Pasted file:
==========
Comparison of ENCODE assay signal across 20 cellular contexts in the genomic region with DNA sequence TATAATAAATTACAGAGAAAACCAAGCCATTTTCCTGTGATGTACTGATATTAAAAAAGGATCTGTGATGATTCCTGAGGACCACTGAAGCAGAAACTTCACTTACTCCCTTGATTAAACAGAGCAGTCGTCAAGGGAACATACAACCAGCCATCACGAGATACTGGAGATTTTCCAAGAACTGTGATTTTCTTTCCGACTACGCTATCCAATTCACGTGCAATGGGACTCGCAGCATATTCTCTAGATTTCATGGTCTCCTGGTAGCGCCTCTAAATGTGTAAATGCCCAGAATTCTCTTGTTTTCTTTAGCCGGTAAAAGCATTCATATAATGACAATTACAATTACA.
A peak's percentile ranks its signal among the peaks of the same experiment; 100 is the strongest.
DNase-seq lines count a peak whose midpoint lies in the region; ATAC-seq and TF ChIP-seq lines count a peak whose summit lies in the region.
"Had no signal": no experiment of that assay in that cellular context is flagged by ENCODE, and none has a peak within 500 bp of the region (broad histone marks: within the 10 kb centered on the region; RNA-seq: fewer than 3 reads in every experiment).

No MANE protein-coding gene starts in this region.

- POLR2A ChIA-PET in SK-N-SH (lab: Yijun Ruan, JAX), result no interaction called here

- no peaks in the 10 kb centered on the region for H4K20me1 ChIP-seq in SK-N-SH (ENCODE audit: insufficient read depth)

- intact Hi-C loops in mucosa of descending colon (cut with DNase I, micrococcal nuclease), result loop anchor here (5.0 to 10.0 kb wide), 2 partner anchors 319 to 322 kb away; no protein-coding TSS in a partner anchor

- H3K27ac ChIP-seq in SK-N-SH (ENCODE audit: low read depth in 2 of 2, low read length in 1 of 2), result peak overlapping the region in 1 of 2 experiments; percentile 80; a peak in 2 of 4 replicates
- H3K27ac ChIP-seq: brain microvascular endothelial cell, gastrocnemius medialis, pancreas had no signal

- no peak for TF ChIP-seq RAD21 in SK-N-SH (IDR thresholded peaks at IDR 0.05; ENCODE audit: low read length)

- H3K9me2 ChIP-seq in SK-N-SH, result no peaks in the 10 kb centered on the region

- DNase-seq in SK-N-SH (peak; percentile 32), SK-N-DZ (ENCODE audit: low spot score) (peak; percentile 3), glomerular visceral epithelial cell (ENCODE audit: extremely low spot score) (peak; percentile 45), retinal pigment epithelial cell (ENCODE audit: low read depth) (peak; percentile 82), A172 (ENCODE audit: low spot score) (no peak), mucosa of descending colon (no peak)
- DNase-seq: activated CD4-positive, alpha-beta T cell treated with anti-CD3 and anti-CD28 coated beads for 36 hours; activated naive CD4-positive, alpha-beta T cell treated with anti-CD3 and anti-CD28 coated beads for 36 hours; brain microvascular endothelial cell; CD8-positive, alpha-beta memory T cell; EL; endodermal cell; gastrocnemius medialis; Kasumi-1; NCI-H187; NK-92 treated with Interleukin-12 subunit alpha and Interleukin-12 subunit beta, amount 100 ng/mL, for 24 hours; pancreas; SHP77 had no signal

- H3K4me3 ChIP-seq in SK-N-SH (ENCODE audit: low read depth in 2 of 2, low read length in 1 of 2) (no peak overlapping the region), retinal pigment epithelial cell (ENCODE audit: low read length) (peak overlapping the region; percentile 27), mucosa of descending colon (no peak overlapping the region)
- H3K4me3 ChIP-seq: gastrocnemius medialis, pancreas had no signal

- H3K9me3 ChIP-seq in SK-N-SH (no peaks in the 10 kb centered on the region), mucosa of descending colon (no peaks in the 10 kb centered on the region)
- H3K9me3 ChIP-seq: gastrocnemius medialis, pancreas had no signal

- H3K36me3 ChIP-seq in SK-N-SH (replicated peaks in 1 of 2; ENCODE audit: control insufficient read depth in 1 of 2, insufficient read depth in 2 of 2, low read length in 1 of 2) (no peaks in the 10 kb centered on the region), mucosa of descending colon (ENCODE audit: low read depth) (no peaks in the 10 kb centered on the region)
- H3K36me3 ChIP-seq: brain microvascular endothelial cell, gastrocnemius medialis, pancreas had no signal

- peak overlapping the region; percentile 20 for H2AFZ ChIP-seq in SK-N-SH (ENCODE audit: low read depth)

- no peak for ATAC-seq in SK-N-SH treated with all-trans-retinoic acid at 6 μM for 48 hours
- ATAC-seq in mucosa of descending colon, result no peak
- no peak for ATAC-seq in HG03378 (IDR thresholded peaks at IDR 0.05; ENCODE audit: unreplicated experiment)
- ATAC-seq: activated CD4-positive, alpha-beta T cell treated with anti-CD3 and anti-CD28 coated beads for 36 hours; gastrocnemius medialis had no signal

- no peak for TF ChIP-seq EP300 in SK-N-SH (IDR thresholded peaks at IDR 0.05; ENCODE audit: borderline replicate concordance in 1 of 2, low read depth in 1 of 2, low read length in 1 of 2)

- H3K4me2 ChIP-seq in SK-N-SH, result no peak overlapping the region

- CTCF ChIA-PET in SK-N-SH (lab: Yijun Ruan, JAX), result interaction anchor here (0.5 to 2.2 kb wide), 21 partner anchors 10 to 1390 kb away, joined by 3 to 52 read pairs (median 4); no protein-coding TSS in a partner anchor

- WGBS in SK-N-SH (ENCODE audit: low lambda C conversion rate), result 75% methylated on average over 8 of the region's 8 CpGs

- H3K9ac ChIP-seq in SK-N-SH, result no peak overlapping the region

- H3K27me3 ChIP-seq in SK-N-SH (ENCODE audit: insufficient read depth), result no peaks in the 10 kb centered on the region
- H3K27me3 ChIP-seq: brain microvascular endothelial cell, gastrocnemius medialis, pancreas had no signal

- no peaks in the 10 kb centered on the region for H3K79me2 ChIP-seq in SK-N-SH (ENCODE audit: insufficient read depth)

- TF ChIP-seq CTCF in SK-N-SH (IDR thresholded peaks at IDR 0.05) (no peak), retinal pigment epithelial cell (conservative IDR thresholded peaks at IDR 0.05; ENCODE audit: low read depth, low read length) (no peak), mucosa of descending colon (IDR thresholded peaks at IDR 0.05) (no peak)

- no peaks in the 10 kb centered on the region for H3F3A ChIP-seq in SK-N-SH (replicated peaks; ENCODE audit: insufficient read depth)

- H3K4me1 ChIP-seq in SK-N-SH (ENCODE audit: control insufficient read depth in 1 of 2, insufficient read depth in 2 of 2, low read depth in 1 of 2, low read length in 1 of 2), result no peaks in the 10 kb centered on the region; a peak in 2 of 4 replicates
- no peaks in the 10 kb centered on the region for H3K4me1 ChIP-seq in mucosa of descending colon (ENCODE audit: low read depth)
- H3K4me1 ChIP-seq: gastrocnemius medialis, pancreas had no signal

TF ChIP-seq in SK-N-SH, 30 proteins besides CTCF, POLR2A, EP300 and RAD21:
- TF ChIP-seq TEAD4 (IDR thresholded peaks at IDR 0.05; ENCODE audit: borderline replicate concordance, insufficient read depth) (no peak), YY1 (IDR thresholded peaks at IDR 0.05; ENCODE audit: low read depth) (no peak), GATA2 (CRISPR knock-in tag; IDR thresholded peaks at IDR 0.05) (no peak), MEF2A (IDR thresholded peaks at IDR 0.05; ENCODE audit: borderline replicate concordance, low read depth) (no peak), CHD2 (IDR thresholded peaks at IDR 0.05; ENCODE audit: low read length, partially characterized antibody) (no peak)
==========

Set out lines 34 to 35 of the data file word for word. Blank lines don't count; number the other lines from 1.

- TF ChIP-seq CTCF in SK-N-SH (IDR thresholded peaks at IDR 0.05) (no peak), retinal pigment epithelial cell (conservative IDR thresholded peaks at IDR 0.05; ENCODE audit: low read depth, low read length) (no peak), mucosa of descending colon (IDR thresholded peaks at IDR 0.05) (no peak)

- no peaks in the 10 kb centered on the region for H3F3A ChIP-seq in SK-N-SH (replicated peaks; ENCODE audit: insufficient read depth)